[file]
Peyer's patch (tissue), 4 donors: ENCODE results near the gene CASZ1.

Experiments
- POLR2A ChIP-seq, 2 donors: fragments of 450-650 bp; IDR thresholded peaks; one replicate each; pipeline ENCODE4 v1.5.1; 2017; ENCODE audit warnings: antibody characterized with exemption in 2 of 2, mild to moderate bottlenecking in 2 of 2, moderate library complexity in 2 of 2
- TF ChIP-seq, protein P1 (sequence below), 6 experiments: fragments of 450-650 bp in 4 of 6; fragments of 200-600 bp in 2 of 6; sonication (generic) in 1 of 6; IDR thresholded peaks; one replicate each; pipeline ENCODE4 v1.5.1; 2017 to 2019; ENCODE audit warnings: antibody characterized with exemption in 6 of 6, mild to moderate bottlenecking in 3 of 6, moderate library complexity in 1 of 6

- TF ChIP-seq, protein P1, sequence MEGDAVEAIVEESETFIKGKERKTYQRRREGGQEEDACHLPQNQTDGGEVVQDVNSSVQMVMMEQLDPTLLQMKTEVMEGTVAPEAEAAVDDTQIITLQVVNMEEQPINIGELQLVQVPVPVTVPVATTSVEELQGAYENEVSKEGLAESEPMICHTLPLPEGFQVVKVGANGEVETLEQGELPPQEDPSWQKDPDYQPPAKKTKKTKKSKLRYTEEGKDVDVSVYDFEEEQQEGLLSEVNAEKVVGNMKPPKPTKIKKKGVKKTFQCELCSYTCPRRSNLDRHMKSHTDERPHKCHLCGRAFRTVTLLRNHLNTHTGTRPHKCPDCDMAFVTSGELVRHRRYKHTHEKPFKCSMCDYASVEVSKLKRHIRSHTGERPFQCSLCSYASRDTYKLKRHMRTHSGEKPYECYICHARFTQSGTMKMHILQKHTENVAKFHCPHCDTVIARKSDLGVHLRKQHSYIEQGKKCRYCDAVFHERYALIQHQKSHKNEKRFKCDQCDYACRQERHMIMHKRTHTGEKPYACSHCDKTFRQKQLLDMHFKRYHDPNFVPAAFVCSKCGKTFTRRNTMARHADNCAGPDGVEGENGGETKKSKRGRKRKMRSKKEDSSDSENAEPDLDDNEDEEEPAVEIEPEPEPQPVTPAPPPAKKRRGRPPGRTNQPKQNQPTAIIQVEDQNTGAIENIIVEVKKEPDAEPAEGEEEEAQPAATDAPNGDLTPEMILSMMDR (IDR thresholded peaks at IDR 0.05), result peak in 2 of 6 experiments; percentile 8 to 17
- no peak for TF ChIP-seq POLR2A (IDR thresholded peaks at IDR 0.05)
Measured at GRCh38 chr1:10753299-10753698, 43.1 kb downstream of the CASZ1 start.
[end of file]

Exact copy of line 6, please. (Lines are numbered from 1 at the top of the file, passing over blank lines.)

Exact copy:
- no peak for TF ChIP-seq POLR2A (IDR thresholded peaks at IDR 0.05)